Edmonds v. Commissioner of Social Security

Filing 16

ORDER signed by Magistrate Judge Kendall J. Newman on 3/24/17 ORDERING that Plaintiff's motion for summary judgment (ECF No. 12 ) is DENIED; the Commissioner's cross-motion for summary judgment (ECF No. 15 ) is GRANTED; the final decision of the Commissioner is AFFIRMED, and judgment is entered for the Commissioner; the Clerk of Court shall close this case. CASE CLOSED. (Becknal, R)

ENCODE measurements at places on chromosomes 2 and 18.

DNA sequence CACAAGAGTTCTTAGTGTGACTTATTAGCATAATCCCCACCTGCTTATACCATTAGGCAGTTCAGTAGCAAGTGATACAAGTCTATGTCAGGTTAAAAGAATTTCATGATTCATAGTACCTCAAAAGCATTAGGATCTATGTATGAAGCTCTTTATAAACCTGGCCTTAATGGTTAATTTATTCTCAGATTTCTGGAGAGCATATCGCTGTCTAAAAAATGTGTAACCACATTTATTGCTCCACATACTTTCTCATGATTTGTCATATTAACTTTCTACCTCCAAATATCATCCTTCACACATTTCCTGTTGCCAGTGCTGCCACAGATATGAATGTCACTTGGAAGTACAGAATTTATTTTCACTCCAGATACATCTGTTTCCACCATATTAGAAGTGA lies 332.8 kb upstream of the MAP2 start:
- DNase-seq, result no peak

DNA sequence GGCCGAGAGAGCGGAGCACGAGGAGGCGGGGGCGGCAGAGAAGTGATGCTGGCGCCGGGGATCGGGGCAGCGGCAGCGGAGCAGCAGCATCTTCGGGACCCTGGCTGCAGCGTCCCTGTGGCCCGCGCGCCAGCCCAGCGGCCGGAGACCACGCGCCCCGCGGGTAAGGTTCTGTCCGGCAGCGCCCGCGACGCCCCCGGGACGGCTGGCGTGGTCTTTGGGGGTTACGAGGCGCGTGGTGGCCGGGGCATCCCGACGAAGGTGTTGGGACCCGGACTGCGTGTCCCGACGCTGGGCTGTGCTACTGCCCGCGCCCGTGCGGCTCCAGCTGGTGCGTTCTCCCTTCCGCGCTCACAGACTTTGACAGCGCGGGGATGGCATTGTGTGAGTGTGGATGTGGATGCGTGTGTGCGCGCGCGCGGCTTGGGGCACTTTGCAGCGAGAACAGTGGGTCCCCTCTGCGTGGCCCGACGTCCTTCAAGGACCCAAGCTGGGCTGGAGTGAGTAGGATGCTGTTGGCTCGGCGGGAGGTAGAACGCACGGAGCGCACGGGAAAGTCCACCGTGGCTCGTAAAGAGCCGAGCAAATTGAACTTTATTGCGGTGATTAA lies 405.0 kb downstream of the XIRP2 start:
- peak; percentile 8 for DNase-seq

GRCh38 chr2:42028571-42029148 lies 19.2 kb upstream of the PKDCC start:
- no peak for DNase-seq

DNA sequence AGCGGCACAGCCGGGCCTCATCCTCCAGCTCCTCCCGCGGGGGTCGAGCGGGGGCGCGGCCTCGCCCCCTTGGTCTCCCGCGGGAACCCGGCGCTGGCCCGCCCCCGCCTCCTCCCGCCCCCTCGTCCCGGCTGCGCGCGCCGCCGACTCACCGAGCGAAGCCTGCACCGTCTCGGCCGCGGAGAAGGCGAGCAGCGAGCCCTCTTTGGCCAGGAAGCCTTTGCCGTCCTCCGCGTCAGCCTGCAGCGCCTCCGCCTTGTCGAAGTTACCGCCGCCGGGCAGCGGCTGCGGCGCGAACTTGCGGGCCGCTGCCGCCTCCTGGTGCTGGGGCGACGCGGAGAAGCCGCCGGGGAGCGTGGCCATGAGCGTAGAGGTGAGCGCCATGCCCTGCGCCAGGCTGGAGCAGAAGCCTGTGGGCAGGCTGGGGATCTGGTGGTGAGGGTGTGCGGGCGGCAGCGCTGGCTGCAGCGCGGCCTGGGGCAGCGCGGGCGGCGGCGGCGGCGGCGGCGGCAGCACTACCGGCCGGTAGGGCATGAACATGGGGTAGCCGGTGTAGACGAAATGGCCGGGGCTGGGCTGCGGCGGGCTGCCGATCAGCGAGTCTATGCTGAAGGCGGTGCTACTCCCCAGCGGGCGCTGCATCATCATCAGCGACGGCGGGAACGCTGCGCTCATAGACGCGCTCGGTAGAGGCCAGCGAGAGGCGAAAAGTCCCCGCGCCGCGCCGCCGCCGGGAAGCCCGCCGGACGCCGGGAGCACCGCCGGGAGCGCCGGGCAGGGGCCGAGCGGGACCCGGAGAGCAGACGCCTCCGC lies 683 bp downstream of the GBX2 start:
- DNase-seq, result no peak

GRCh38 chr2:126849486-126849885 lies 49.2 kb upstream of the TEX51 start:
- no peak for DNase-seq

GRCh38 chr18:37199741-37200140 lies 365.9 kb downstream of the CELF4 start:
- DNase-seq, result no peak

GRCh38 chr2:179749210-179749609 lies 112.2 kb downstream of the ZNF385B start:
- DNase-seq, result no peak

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1 2 3 4 5 6 7 8 UNITED STATES DISTRICT COURT 9 FOR THE EASTERN DISTRICT OF CALIFORNIA 10 11 JEFFREY EDMONDS 12 Plaintiff, 13 14 15 No. 2:16-cv-0675-KJN v. ORDER COMMISSIONER OF SOCIAL SECURITY, Defendant. 16 17 Plaintiff Jeffrey Edmonds seeks judicial review of a final decision by the Commissioner of 18 19 Social Security (“Commissioner”) denying plaintiff’s application for Disability Insurance 20 Benefits (“DIB”) and Supplemental Security Income (“SSI”) under Titles II and XVI, 21 respectively, of the Social Security Act (“Act”).1 In his motion for summary judgment, plaintiff 22 principally contends that the Commissioner erred by finding that plaintiff was not disabled from 23 June 15, 2008, his alleged disability onset date, through the date of the final administrative 24 decision. (ECF No. 12.) The Commissioner opposed plaintiff’s motion and filed a cross-motion 25 for summary judgment. (ECF No. 15.) No optional reply brief was filed. 26 27 28 1 This action was referred to the undersigned pursuant to Local Rule 302(c)(15), and both parties voluntarily consented to proceed before a United States Magistrate Judge for all purposes. (ECF Nos. 6, 8.) 1 For the reasons that follow, the court DENIES plaintiff’s motion for summary judgment, 1 2 GRANTS the Commissioner’s cross-motion for summary judgment, and AFFIRMS the final 3 decision of the Commissioner. 4 I. 5 BACKGROUND Plaintiff was born on March 17, 1962, has a ninth grade education, can communicate in 6 English, and previously worked as a landscape laborer, taxi driver, and fast food cook. 7 (Administrative Transcript (“AT”) 19, 30, 191, 193-94.)2 On June 27, 2012, plaintiff applied for 8 DIB and SSI, alleging that his disability began on June 15, 2008, and that he was disabled due to 9 chronic obstructive pulmonary disorder (“COPD”), asthma, emphysema, lower back pain, carpal 10 tunnel, gout, arthritis, anxiety, comprehension problems, and depression. (AT 10, 75-76, 175, 11 177, 192.) After plaintiff’s application was denied initially and on reconsideration, plaintiff 12 requested a hearing before an administrative law judge (“ALJ”), which took place on June 25, 13 2014, and at which plaintiff and a vocational expert (“VE”) testified. (AT 10, 24-52.) The ALJ 14 subsequently issued a decision dated October 15, 2014, determining that plaintiff had not been 15 under a disability, as defined in the Act, from June 15, 2008, plaintiff’s alleged disability onset 16 date, through the date of the ALJ’s decision. (AT 10-19.) The ALJ’s decision became the final 17 decision of the Commissioner when the Appeals Council denied plaintiff’s request for review on 18 January 27, 2016. (AT 1-3.) Plaintiff then filed this action in federal district court on March 30, 19 2016, to obtain judicial review of the Commissioner’s final decision. (ECF No. 1.) 20 II. 21 ISSUES PRESENTED On appeal, plaintiff argues that the ALJ erroneously determined at step two of the 22 sequential disability evaluation process that plaintiff did not have a severe mental impairment. 23 //// 24 //// 25 2 26 27 Because the parties are familiar with the factual background of this case, including plaintiff’s medical and mental health history, the court does not exhaustively relate those facts in this order. The facts related to plaintiff’s impairments and treatment will be addressed insofar as they are relevant to the issues presented by the parties’ respective motions. 28 2 1 III. LEGAL STANDARD The court reviews the Commissioner’s decision to determine whether (1) it is based on 2 3 proper legal standards pursuant to 42 U.S.C. § 405(g), and (2) substantial evidence in the record 4 as a whole supports it. Tackett v. Apfel, 180 F.3d 1094, 1097 (9th Cir. 1999). Substantial 5 evidence is more than a mere scintilla, but less than a preponderance. Connett v. Barnhart, 340 6 F.3d 871, 873 (9th Cir. 2003) (citation omitted). It means “such relevant evidence as a reasonable 7 mind might accept as adequate to support a conclusion.” Orn v. Astrue, 495 F.3d 625, 630 (9th 8 Cir. 2007), quoting Burch v. Barnhart, 400 F.3d 676, 679 (9th Cir. 2005). “The ALJ is 9 responsible for determining credibility, resolving conflicts in medical testimony, and resolving 10 ambiguities.” Edlund v. Massanari, 253 F.3d 1152, 1156 (9th Cir. 2001) (citation omitted). “The 11 court will uphold the ALJ’s conclusion when the evidence is susceptible to more than one rational 12 interpretation.” Tommasetti v. Astrue, 533 F.3d 1035, 1038 (9th Cir. 2008). 13 IV. DISCUSSION Summary of the ALJ’s Findings 14 The ALJ evaluated plaintiff’s entitlement to DIB and SSI pursuant to the Commissioner’s 15 16 standard five-step analytical framework.3 As an initial matter, the ALJ determined that plaintiff 17 3 18 19 20 21 22 23 24 25 26 27 28 Disability Insurance Benefits are paid to disabled persons who have contributed to the Social Security program. 42 U.S.C. §§ 401 et seq. Supplemental Security Income is paid to disabled persons with low income. 42 U.S.C. §§ 1382 et seq. Both provisions define disability, in part, as an “inability to engage in any substantial gainful activity” due to “a medically determinable physical or mental impairment. . . .” 42 U.S.C. §§ 423(d)(1)(a) & 1382c(a)(3)(A). A parallel five-step sequential evaluation governs eligibility for benefits under both programs. See 20 C.F.R. §§ 404.1520, 404.1571-76, 416.920 & 416.971-76; Bowen v. Yuckert, 482 U.S. 137, 14042 (1987). The following summarizes the sequential evaluation: Step one: Is the claimant engaging in substantial gainful activity? If so, the claimant is found not disabled. If not, proceed to step two. Step two: Does the claimant have a “severe” impairment? If so, proceed to step three. If not, then a finding of not disabled is appropriate. Step three: Does the claimant’s impairment or combination of impairments meet or equal an impairment listed in 20 C.F.R., Pt. 404, Subpt. P, App. 1? If so, the claimant is automatically determined disabled. If not, proceed to step four. Step four: Is the claimant capable of performing her past relevant work? If so, the 3 1 met the insured status requirements of the Act for purposes of DIB through December 31, 2009. 2 (AT 12.) At the first step, the ALJ concluded that plaintiff had not engaged in substantial gainful 3 activity since June 15, 2008, plaintiff’s alleged disability onset date. (Id.) At step two, the ALJ 4 found that plaintiff had the following severe impairments: chronic obstructive pulmonary 5 disease, hypertension, obstructive sleep apnea, and obesity. (Id.) However, at step three, the ALJ 6 determined that plaintiff did not have an impairment or combination of impairments that met or 7 medically equaled the severity of an impairment listed in 20 C.F.R. Part 404, Subpart P, 8 Appendix 1. (AT 16.) 9 10 Before proceeding to step four, the ALJ assessed plaintiff’s residual functional capacity (“RFC”) as follows: 11 After careful consideration of the entire record, I find that the claimant has the residual functional capacity to perform medium work as defined in 20 CFR 404.1567(c) and 416.967(c) except that the claimant can lift and/or carry, push and/or pull 50 pounds occasionally and 25 pounds frequently, stand and/or walk (with normal breaks) for a total of eight hours in an eight-hour workday, sit (with normal breaks) for a total of eight hours in an eight-hour workday, and is limited to no concentrated exposure to fumes, odors, dusts, gases, poor ventilation, etc. 12 13 14 15 16 17 (AT 16.) At step four, the ALJ determined, in reliance on the VE’s testimony, that plaintiff was 18 capable of performing his past relevant work as a taxi driver (with a specific vocational 19 preparation [“SVP”] level of 3) and fast food cook (with a SVP level of 5). (AT 19.) Thus, the 20 ALJ concluded that plaintiff had not been under a disability, as defined in the Act, from June 15, 21 2008, through the date of the ALJ’s decision. (Id.) 22 claimant is not disabled. If not, proceed to step five. 23 24 25 26 27 Step five: Does the claimant have the residual functional capacity to perform any other work? If so, the claimant is not disabled. If not, the claimant is disabled. Lester v. Chater, 81 F.3d 821, 828 n.5 (9th Cir. 1995). The claimant bears the burden of proof in the first four steps of the sequential evaluation process. Bowen, 482 U.S. at 146 n.5. The Commissioner bears the burden if the sequential evaluation process proceeds to step five. Id. 28 4 1 Plaintiff’s Substantive Challenges to the Commissioner’s Determinations 2 In this case, the consultative examining psychologist who evaluated plaintiff, Dr. Miles 3 White, diagnosed plaintiff with a mood disorder not otherwise specified and borderline 4 intellectual functioning. (AT 286.) As noted above, plaintiff contends that the ALJ erred in 5 finding that plaintiff did not have a severe mental impairment at step two. 6 Under the Commissioner’s regulations, an impairment or combination of impairments is 7 deemed to be severe at step two if it “significantly limits your physical or mental ability to do 8 basic work activities.” 20 C.F.R. §§ 404.1520(c), 404.1521(a). “When we talk about basic work 9 activities, we mean the abilities and aptitudes necessary to do most jobs. Examples of these 10 include—(1) Physical functions such as walking, standing, sitting, lifting, pushing, pulling, 11 reaching, carrying or handling; (2) Capacities for seeing, hearing, and speaking; (3) 12 Understanding, carrying out, and remembering simple instructions; (4) Use of judgment; (5) 13 Responding appropriately to supervision, co-workers and usual work situations; and (6) Dealing 14 with changes in a routine work setting.” 20 C.F.R. § 404.1521(b). As the Ninth Circuit Court of 15 Appeals has explained, “the step-two inquiry is a de minimis screening device to dispose of 16 groundless claims. An impairment or combination of impairments can be found not severe only 17 if the evidence establishes a slight abnormality that has no more than a minimal effect on an 18 individual’s ability to work.” Smolen v. Chater, 80 F.3d 1273, 1290 (9th Cir. 1996) (internal 19 citations and quotation marks omitted). 20 Under the applicable standard, the ALJ properly determined that plaintiff did not have a 21 severe mental impairment at step two. As the ALJ noted, although plaintiff was receiving no 22 mental health treatment and taking no prescription medication at the time that he was evaluated 23 by Dr. White in October 2012, Dr. White assessed plaintiff as having mild or no limitations in 24 almost all of the mental functioning domains, noting that plaintiff’s “overall presentation reflected 25 the presence of these psychological symptoms [anxiety and depression], but they were 26 nonpervasive and mild in range of impairment.” (AT 279, 281, 286-87.) Indeed, plaintiff himself 27 described his mental symptoms as “fleeting and not pervasive in nature.” (AT 281.) 28 Additionally, the state agency psychologists who reviewed plaintiff’s records opined that 5 1 plaintiff’s mental impairments were non-severe. (AT 14, 61, 83.) 2 Plaintiff makes much of the fact that Dr. White found that plaintiff had marked restrictions 3 in his ability to follow and complete detailed and complex instructions. (AT 286.) As an initial 4 matter, plaintiff fails to explain how any marked restriction with respect to detailed and complex 5 instructions necessarily renders plaintiff’s mental impairments severe, given that it does not 6 significantly limit a basic work activity as defined in the Commissioner’s regulation. See 20 7 C.F.R. § 404.1521(b) (referring to, inter alia, understanding, carrying out, and remembering 8 simple instructions).4 9 Moreover, even assuming, without deciding, that the ALJ technically erred by not finding 10 a severe mental impairment at step two, that error was harmless. See Curry v. Sullivan, 925 F.2d 11 1127, 1129 (9th Cir.1990) (harmless error analysis applicable in judicial review of social security 12 cases); Molina v. Astrue, 674 F.3d 1104, 1111 (9th Cir. 2012) (“we may not reverse an ALJ’s 13 decision on account of an error that is harmless”). Plaintiff’s RFC here was essentially for 14 medium work with some environmental restrictions, and plaintiff does not challenge the ALJ’s 15 findings in that regard. (AT 16.) Even if the ALJ had included a limitation to non-detailed, non- 16 complex work in the RFC, plaintiff would have been deemed not disabled at step five based on 17 the Grids, because the Grids take administrative notice of the numbers of unskilled jobs that exist 18 throughout the national economy at various functional levels. 20 C.F.R. Part 404, Subpart P, 19 Appendix 2, § 200.00(b); see also Barbosa v. Colvin, 2014 WL 4929420, at *6 (E.D. Cal. Sep. 20 30, 2014) (finding simple, routine work consistent with unskilled work); Chase v. Colvin, 2014 21 WL 4544096, at *14 (N.D. Cal. Sep. 12, 2014) (same). As such, any error was inconsequential to 22 the ultimate non-disability determination. 23 24 25 26 27 28 4 The Commissioner also argues that the ALJ properly rejected Dr. White’s restrictions with respect to detailed and complex work. In light of Dr. White’s otherwise mild findings, the marked restrictions appear to have been imposed in light of the intelligence testing administered by Dr. White, which generally demonstrated borderline intellectual functioning. As the ALJ observed, plaintiff actually recalled that he did well in elementary school, received average grades, and did not receive special education services. (AT 13, 280.) Additionally, some of plaintiff’s prior work as an adult included SVP 5 level work. (AT 19, 51.) In any event, because the issue is ultimately inconsequential to the non-disability determination for the reasons discussed in this decision, the court declines to resolve it. 6 1 2 3 V. CONCLUSION In sum, the court finds that the ALJ’s decision is free from prejudicial error and supported by substantial evidence in the record as a whole. Accordingly, IT IS HEREBY ORDERED that: 4 1. Plaintiff’s motion for summary judgment (ECF No. 12) is DENIED. 5 2. The Commissioner’s cross-motion for summary judgment (ECF No. 15) is 6 7 8 9 10 11 GRANTED. 3. The final decision of the Commissioner is AFFIRMED, and judgment is entered for the Commissioner. 4. The Clerk of Court shall close this case. IT IS SO ORDERED. Dated: March 24, 2017 12 13 14 15 16 17 18 19 20 21 22 23 24 25 26 27 28 7